Saul’s disobedient act would come with consequences. He would eventually lose the kingdom, and it would bring about his demise. God wants His children to learn from this account. Disobedience is sin in the eyes of God. Sin brings consequences, no matter the motive we might think we have. There can be forgiveness for the sin, but the consequences will remain. If you wreck your car while driving drunk, God will forgive the sin, but your car will still be wrecked.
 
We need to learn from the past accounts that God has saved in His Word to help keep us from falling in the same patterns and sins. We can be spared some very harmful results if we take His Word to heart. Obey, that’s the way.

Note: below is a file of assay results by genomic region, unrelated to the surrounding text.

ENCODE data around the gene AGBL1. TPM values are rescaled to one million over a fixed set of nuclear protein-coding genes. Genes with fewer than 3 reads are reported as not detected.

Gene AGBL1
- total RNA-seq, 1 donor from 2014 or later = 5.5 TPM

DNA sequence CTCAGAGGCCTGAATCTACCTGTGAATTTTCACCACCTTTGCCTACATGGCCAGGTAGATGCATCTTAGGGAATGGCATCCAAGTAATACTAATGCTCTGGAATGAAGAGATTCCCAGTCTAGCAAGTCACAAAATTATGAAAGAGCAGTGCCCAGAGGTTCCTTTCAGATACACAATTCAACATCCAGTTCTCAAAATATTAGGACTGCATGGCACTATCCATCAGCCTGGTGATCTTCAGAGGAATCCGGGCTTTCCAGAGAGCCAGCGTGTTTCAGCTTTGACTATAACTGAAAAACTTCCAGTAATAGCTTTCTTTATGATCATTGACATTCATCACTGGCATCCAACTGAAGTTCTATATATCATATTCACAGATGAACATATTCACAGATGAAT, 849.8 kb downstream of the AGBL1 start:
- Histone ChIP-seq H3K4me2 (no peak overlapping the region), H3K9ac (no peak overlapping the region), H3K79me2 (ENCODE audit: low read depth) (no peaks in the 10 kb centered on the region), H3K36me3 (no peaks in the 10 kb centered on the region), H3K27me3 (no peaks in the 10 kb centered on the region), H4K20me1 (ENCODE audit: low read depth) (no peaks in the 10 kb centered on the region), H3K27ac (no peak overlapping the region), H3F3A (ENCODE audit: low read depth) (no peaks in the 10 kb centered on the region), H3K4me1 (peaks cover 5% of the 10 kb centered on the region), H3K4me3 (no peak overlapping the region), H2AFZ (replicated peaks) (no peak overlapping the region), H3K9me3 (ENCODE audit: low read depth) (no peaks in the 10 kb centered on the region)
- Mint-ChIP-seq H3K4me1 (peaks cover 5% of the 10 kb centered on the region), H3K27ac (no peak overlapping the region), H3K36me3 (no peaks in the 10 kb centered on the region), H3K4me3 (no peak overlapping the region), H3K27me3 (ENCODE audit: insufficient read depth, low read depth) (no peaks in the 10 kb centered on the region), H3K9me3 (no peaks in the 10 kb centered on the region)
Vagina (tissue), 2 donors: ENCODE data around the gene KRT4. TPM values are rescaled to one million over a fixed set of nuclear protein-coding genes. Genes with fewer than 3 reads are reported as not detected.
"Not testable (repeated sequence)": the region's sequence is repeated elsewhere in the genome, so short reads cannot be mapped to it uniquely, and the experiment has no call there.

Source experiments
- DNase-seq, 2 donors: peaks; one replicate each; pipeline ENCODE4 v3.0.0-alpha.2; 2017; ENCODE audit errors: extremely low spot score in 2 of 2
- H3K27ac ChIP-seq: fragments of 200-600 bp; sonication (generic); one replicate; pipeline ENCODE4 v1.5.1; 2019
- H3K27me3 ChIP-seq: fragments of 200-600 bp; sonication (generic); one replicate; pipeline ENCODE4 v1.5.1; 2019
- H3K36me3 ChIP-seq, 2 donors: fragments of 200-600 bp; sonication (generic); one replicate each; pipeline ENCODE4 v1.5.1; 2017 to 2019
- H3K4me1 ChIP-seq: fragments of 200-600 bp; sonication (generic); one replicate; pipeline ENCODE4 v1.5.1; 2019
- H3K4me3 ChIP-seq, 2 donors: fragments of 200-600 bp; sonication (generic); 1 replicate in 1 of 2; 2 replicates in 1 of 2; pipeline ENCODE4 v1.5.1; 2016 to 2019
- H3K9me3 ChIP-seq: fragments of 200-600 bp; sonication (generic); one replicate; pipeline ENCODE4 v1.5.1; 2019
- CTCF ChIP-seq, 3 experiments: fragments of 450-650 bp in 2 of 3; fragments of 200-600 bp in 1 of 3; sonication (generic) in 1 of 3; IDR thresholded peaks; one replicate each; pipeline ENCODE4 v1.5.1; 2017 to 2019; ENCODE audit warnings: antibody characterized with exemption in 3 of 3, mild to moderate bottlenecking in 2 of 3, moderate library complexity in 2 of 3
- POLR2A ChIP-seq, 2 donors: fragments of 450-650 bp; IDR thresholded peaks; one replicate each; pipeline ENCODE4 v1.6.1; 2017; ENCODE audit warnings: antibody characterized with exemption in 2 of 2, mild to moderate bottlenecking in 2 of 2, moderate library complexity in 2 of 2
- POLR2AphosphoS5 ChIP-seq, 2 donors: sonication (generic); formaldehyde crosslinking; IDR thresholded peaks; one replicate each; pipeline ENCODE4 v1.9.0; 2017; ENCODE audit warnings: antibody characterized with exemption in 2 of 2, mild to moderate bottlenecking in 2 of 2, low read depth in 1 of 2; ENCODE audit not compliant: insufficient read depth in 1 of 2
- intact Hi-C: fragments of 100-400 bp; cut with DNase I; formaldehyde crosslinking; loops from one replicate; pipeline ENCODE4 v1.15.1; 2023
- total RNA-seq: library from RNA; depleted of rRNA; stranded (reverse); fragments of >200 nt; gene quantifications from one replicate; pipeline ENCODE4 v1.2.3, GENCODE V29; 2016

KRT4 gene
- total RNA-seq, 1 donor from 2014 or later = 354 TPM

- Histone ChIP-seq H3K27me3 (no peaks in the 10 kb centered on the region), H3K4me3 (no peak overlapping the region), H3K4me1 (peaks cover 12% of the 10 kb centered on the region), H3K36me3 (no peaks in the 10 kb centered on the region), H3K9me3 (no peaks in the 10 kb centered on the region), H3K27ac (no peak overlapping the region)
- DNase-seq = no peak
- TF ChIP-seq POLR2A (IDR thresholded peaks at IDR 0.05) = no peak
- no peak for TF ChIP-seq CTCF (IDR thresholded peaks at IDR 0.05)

6/28/2016 8:13:45 AM by Thomas Marshall, member, Spring Hill Baptist Church, Wagram | with 0 comments



Bible Studies for Life Lesson for June 19: Transformed in My Possessions

June 6 2016 by Emily Anthony, member, Imago Dei Church, Raleigh

Focal passage: Matthew 6:19-24
 
They say you will never see a hearse towing a U-Haul, but few of us live as though we actually believe this to be true. Just consider for a moment how much we Americans love our stuff. We cram our closets, basements and attics full with stuff.
 
We spend hundreds of dollars on plastic bins in an attempt to neatly store our stuff. And what’s more, when there is no room left in our spacious stuff-filled homes, we rent storage units miles away in order that we might never have to part with our stuff. There is no doubt – we are people who cherish stuff!